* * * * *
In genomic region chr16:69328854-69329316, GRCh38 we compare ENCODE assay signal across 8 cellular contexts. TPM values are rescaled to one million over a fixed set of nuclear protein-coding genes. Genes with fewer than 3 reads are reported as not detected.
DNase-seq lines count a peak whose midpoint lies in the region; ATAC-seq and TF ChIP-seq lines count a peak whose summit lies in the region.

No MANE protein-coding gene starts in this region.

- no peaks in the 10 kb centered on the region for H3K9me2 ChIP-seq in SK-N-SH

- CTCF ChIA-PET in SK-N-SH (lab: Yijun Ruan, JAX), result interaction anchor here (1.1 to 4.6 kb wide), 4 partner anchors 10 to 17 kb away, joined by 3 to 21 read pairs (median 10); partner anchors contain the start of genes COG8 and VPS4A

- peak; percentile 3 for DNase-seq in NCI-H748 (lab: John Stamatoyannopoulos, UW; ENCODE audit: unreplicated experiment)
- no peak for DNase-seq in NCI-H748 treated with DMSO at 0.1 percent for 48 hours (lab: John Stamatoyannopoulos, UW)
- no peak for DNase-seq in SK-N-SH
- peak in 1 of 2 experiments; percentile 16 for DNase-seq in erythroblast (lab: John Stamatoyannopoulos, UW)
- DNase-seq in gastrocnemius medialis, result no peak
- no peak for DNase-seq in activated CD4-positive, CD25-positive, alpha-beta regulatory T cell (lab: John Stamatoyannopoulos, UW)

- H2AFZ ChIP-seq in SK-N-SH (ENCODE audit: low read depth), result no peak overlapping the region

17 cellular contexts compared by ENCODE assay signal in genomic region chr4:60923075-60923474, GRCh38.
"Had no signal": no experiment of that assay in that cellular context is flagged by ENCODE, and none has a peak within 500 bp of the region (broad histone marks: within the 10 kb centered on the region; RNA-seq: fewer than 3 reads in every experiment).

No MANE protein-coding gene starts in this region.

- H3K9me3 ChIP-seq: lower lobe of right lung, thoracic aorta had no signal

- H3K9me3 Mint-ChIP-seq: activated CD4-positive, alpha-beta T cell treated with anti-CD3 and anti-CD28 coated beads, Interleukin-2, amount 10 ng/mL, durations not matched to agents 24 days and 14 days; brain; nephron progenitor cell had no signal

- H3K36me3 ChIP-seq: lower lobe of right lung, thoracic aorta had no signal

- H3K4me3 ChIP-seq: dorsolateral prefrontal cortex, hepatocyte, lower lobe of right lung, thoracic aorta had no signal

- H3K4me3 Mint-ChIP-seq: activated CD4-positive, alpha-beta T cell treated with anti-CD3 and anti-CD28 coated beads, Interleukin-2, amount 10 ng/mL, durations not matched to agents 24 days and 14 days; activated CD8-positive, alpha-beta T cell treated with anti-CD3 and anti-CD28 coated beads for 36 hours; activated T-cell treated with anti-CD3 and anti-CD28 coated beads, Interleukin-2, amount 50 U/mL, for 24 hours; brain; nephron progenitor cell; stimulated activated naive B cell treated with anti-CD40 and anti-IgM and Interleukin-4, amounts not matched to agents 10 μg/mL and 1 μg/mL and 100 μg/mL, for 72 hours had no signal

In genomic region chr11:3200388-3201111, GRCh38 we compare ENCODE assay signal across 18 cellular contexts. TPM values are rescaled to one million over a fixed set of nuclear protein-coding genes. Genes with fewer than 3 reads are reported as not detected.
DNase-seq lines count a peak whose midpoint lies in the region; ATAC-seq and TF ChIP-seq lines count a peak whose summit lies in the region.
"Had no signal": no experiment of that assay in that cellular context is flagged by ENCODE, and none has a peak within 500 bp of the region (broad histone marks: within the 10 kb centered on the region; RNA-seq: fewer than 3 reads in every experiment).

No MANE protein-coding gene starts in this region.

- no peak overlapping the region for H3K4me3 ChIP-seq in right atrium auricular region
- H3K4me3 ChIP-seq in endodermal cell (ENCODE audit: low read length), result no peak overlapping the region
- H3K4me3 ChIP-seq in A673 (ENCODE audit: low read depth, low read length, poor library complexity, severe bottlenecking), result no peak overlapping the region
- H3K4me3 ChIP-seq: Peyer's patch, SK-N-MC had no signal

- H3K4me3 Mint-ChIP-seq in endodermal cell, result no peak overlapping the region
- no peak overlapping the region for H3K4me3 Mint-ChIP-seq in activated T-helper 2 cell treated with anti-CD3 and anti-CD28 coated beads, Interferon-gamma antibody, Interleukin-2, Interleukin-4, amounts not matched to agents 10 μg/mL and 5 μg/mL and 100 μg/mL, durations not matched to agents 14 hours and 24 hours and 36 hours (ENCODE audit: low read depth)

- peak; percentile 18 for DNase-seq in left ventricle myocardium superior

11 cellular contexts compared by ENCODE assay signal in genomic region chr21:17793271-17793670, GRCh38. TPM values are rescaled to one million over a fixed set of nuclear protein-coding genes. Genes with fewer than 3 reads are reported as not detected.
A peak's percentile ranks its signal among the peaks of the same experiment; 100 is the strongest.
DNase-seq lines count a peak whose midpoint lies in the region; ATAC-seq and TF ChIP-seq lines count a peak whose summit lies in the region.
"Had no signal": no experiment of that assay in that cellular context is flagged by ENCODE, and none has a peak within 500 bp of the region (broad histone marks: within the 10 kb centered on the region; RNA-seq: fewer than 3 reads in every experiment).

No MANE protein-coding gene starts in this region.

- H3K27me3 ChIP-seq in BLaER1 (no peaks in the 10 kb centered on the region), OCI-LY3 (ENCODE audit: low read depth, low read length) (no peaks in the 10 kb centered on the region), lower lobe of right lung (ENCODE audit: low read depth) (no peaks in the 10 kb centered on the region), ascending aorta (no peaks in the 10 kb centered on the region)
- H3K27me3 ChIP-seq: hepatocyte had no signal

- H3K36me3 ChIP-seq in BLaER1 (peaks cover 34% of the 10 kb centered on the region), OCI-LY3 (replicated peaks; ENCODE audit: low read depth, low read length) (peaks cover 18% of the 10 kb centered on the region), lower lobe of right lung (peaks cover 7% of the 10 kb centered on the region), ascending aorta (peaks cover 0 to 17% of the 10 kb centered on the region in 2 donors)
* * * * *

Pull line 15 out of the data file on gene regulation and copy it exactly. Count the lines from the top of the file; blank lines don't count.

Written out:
No MANE protein-coding gene starts in this region.